I was reading my email over my morning coffee, and clicked through to a Chronicle of High Ed article titled Your Students Learn by Doing, Not by Listening with a faint sense of hope and dread. You see, I'm one of those teachers that fully understands the value of active learning but finds it extremely difficult to implement in practice.
We have to go beyond the idea that the perfect presentation of the relevant facts will be enough to help the majority of our students learn. Such pedagogy (whether or not we call it lecturing) will work for some students. But for most students, we need to shift our focus from what it is we say to what it is they do.
Every article on active learning has a quote like this in them, and I'm starting to dread seeing them. "Yes, I get it!" I want to yell. But "how?"
When I experience other teachers' examples of active learning, they usually seem straightfoward. They've been talking about topic A, so here's a little exercise to put the material related to A into practice, or a small multiple choice question to see what the students think about some part of the topic, perhaps followed by some discussion with a person nearby. It's easy to see why this works.
The problem I have is actually coming up with those activities and questions. When the rubber hits the road and I'm confronted by last years notes for a few lectures on a topic, I find myself going through them thinking "No, I can't ask that, it's too obvious" or "How do I come up with an exercise related to this that the students could do in a short time?". I sometimes wonder if it's the advanced technical nature of the topic (the last class I taught was an upper year 3D graphics class), but I know that's a cop-out ... lots of people teach advanced topics using these techniques.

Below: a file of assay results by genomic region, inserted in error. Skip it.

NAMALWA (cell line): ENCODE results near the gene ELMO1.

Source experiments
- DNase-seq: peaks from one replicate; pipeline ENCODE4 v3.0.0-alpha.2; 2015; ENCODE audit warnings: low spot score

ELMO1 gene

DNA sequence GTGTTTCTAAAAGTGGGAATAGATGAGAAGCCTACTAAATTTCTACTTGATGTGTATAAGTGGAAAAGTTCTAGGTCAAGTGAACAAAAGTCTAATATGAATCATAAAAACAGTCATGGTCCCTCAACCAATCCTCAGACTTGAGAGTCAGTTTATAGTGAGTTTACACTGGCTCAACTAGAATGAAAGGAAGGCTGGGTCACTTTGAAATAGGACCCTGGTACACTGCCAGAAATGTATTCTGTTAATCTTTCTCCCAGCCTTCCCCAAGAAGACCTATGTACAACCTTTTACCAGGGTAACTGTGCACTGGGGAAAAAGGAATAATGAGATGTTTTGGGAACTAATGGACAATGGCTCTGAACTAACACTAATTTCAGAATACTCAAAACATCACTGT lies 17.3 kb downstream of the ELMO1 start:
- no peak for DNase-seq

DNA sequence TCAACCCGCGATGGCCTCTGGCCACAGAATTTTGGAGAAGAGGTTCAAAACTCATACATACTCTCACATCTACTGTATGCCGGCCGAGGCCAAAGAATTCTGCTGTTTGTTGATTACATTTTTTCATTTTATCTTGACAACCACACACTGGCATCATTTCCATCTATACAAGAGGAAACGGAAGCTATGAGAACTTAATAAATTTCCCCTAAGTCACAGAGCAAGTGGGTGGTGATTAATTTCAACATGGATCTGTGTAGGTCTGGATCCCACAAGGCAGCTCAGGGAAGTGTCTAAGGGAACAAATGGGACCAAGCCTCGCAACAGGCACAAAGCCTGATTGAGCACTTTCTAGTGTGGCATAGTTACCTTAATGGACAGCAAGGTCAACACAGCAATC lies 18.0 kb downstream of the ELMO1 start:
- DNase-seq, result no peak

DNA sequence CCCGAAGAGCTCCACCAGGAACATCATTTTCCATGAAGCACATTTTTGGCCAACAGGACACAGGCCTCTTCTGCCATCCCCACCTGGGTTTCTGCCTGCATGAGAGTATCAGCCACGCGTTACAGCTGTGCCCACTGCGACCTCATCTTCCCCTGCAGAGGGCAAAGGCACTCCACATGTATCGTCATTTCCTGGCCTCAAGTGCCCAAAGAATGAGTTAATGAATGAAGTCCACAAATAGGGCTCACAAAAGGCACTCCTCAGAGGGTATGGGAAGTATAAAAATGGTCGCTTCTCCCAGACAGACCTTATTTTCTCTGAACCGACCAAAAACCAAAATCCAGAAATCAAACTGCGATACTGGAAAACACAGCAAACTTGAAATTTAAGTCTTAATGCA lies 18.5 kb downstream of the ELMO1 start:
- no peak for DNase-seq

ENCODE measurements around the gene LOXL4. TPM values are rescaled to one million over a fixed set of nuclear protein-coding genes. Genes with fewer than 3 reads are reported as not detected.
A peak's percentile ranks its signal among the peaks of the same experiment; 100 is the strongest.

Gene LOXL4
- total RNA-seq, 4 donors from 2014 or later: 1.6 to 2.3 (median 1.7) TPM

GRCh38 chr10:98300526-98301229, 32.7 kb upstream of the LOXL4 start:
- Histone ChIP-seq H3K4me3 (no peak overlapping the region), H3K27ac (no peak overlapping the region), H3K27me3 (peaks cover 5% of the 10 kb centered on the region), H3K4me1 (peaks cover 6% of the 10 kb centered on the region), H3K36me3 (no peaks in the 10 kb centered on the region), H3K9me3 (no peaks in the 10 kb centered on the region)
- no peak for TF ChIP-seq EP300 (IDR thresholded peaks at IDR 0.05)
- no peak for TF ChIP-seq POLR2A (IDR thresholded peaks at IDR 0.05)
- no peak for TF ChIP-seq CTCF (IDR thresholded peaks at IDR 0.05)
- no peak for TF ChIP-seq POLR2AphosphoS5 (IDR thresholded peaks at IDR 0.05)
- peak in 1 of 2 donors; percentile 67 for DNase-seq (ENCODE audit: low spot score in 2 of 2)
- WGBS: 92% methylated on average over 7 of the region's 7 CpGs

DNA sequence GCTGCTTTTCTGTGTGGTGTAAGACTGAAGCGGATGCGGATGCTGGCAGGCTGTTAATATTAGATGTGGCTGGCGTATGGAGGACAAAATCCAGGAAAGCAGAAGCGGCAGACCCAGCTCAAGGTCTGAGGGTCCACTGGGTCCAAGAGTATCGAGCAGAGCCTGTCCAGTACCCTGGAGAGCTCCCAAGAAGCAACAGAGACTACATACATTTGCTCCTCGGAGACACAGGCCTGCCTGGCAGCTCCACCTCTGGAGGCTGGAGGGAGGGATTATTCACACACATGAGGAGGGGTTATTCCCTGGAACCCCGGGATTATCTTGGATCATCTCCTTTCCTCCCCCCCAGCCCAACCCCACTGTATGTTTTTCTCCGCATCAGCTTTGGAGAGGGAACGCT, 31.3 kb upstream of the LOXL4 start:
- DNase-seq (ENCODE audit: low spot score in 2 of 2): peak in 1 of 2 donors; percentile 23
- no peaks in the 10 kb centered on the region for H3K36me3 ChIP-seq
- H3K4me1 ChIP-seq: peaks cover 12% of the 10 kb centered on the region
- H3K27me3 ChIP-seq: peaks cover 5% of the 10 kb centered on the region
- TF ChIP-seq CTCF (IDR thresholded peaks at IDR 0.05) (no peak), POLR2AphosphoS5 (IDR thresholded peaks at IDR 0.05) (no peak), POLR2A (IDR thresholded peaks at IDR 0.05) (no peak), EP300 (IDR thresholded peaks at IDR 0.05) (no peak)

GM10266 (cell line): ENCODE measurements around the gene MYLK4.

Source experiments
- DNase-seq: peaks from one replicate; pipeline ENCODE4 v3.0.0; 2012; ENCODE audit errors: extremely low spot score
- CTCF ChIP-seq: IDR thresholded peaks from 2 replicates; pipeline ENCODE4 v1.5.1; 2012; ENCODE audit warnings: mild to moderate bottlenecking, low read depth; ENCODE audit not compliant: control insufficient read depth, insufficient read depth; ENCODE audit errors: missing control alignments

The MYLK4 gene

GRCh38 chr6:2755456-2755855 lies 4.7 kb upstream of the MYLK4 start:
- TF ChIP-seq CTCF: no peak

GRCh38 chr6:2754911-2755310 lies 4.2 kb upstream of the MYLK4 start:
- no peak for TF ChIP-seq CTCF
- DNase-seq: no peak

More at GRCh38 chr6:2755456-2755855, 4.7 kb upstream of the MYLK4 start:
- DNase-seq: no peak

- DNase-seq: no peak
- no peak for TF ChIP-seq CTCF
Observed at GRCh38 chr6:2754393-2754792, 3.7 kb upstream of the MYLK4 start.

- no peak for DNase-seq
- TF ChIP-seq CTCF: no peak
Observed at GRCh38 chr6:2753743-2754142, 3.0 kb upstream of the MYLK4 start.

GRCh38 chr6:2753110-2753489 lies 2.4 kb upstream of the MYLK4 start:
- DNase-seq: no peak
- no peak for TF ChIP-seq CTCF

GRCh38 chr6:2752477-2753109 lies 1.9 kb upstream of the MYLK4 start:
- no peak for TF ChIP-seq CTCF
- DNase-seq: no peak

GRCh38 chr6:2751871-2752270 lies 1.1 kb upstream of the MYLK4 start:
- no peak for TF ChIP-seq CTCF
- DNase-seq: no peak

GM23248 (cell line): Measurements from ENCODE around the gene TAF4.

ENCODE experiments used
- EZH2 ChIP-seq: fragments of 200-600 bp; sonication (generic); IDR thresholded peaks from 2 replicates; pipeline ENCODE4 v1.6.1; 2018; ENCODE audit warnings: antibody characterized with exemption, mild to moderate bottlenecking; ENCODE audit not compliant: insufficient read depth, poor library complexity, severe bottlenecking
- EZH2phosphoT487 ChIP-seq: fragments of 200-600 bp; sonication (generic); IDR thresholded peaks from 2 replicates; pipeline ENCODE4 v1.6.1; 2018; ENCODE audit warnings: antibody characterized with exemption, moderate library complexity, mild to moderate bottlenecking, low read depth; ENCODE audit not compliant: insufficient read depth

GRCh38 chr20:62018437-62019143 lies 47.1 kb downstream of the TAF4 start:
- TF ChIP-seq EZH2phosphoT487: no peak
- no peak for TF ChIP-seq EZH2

In the end, I assume it's like the topic itself: we learn to create active learning situations by creating active learning situations, not by having people tell us the value of active learning. The hard part is starting.
I managed to add some active learning activities to my 3D graphics a few years ago, but as the semester rolled on and time got tighter, it became harder and harder. Perhaps the next time it will be easier?
As I write the paragraph above, I realize that there is hope for those of us who are "stuck with starting". Like the conversation about blogging I had with Ken Perlin at CHI, that led to me finally commiting to a daily blogging goal, as I write about how hard I find it to add active learning to lectures, I am forced to admit that the solution is to "just do it" and trust that "insight will come with time."
In the end, hopefully trying to facilitate active learning will be the best way to learn to do active learning.
(header image from https://www.flickr.com/photos/queensucanada/12442877734)
I've subscribed to the Chronicle for years; even though I've been on leave from Georgia Tech for more than 2 years, I still find myself reading an article or two each day. For anyone in, or interested in, higher education, I recommend subscribe! ↩︎
I'm beginning to wonder if there's an exercise in courses on learning active learning methods that has the class come up with these statements. ↩︎
Ok, I'm sorry, I know: this meta-thought is groan-worthy, especially when I poked fun at such statements above. But it's true. ↩︎
Ironically, this blog post has also driven home to me the value of blogging. I initially envisioned this post as a short it's-ok-if-you-find-active-learning-hard-to-implement, you're-not-alone post. But the act of writing out my thoughts provided me with some clarity. Interesting. ↩︎